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Behind the Headlines: APA News Blog

Academic Version: Applying my personal experiences and academic research as a professor of Sociology and Asian American Studies to provide a more complete understanding of political, economic, and cultural issues and current events related to American race relations, and Asia/Asian America in particular.

Plain English: Trying to put my Ph.D. to good use.

March 30, 2006

Written by C.N.

Hong Kong Movies Banned in China

Even though Hong Kong is technically a part of China these days, in many ways, the two lands remain separated from each other. One area in which that is plain to see is in regard to how many movies that are box office hits in Hong Kong are never shown in China:

Supernatural films are a staple genre in the Hong Kong cinedrome. One recent success is The Eye, from Hong Kong-based Applause Pictures. The film – about a cornea-transplant patient and her eerie post-surgery visions – was a smash hit at the Hong Kong box office, and remake rights have been purchased by Hollywood’s Cruise/Wagner Productions.

But don’t search for The Eye at Beijing cineplexes any time soon. Despite decades of economic and social reform, the mainland maintains a cinematic nix-list: nudity, homosexuality, extramarital affairs and supernatural themes all remain verboten.

Why is Beijing so concerned about ghosts and goblins? Politically, secret societies based on arcane beliefs have posed threats to China’s power structure for centuries. Socially, the shift toward a modern culture has motivated Beijing to create a list of “approved” religions and conveniently prohibit all else.

So in this case, China wants to ban anything that even hints at traditional beliefs and instead, wants to promote “modernity” and “progress.” Apparently “modernity” and “progress” include censorship, human rights abuses, prohibiting freedom of expression, no freedom of religion, corruption, and a totalitarian regime firmly opposed to democracy.

Yeah, sounds like real progress to me . . .

March 29, 2006

Written by C.N.

Post-War Tensions Among Vietnamese Americans

In many ways, the legacy of the Viet Nam War still haunts the Vietnamese American community. As a result of their political refugee experiences, many Vietnamese remain strongly anti-communist and as a result, react fiercely at any hint that a fellow Vietnamese may potentially harbor any form of sympathy for communism. An intra-community squabble in St. Paul, MN illustrates this clearly:

Tuan Pham says he has been smeared and his business ruined because of intense feeling in the Vietnamese immigrant community about the country’s flag — and whether he dishonored it. To Tuan Pham, it was a simple act of respect for a visiting dignitary.

But for some of his fellow Vietnamese immigrants, Tuan Pham’s role in briefly lowering the flag of South Vietnam from atop the St. Paul Vietnam Center was a shameful deed. For months, protesters rallied outside his small shop on University Avenue.

Ultimately, Tuan Pham and his wife, Mai Vu, sued more than 50 people for defamation, claiming they tarnished his name, labeled him a communist and ruined his business, which has since closed. The case, going to trial this week in Ramsey County, shows that emotions over a war that ended more than three decades ago still simmer within the city’s Vietnamese community.

Unfortunately, this incident only goes to show that narrow-mindedness and ignorance can originate from many different types of groups. Even though I do not know the exact details of this case, I get the distinct feeling that the Vietnamese who protested against Mr. Pham and caused his business to fail are nothing more than bullies.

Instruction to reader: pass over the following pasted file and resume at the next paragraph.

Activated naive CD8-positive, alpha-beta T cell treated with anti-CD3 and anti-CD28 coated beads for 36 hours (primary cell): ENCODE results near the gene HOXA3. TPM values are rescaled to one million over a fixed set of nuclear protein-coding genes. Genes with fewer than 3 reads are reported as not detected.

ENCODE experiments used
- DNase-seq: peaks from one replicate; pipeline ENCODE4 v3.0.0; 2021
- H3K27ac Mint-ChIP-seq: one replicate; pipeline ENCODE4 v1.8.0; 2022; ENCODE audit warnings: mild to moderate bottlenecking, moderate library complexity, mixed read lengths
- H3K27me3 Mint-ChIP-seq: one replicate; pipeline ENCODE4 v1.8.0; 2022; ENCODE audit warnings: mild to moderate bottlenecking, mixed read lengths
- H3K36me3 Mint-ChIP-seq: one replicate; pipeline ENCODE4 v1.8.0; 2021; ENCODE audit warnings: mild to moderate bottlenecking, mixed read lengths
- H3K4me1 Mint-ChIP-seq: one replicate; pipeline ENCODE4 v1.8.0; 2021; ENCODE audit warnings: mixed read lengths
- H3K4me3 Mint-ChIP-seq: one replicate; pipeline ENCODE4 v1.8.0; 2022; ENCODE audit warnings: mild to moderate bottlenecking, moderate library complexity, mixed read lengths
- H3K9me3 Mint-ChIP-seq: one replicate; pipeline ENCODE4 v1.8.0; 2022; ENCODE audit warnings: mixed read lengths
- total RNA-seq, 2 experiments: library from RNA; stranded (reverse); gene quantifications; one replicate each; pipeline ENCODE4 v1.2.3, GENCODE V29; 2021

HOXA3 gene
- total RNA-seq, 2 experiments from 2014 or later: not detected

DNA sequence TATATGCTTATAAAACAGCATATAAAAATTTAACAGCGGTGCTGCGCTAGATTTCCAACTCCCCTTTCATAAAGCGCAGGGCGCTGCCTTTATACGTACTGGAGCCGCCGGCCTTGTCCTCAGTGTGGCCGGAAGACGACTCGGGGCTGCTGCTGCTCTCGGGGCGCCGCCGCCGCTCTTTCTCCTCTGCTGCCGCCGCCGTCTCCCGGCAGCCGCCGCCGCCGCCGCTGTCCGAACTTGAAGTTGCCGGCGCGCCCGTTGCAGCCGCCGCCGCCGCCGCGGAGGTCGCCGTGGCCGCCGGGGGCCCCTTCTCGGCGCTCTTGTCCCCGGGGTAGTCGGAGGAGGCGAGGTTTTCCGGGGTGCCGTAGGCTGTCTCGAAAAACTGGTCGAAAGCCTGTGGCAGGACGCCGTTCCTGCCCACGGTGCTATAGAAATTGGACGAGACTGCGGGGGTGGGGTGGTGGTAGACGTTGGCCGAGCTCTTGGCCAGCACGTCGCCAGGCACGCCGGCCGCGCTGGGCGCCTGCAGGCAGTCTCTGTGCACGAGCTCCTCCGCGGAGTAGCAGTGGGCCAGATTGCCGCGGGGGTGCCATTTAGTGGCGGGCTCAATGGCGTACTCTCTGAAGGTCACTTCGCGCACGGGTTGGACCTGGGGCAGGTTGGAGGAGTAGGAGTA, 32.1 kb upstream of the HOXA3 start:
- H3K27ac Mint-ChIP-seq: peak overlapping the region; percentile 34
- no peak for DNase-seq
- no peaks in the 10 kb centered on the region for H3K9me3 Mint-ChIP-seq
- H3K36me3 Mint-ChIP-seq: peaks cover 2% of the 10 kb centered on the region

Like a classic bully who doesn’t get his way and then takes his frustrations out on other people, the defendants in this lawsuit apparently are still upset about what happened to them in the Viet Nam War and even though it was more than 30 years ago, still cannot deal with their resentment and hostility in a constructive way.

Instead, they constantly look for the slightest little potential provocation and then fly off into an angry rage against a convenient scapegoat, oblivious to the consequences of their actions. Except in this case, Mr. Pham is holding them accountable for their reckless actions, as he absolutely should.

It’s one thing to express our opinions and protest but living in the U.S. should teach anyone that with freedom of expression comes responsibility. If you express yourself irresponsibly, recklessly, and irresponsibly, you should be held accountable. Whether they defendants like it or not, that’s the American way.

March 28, 2006

Written by C.N.

Leaving Kids Alone at Home

For many Korean parents, it’s common to leave their kids at home alone while they’re at work or running errands, etc. But as you can probably imagine, the norms about leaving kids at home here in the U.S. are much different. As the Pacific News Service reports, this cultural disparity has resulted in some serious consequences:

Often many immigrant families cannot afford daycare for their children. They are also especially prone to leaving their children to fend for themselves because they lack the support of grandparents or other relatives nearby who might otherwise help in the care of the children. Cultural attitudes also can influence parents’ decisions. . . .

Hae Sun Shin, a counselor with the Korean Youth Cultural Center, says there are many detrimental emotional side effects for small children left alone. “Latchkey kids often suffer from emotional distress and other negative side effects,” she says in the Korea Daily. Latchkey kids, she says, often suffer from high levels of separation anxiety.

It’s a pretty sad situation for everyone in these types of situations. Thankfully, social service agencies are apparently becoming more sensitive to these types of situations and how they are often merely the result of cultural misunderstandings rather than overt neglect or abuse. On the flip side, as Korean immigrants become more acculturated into American norms, they will hopefully realize that this practice can have serious negative consequences and should be avoided.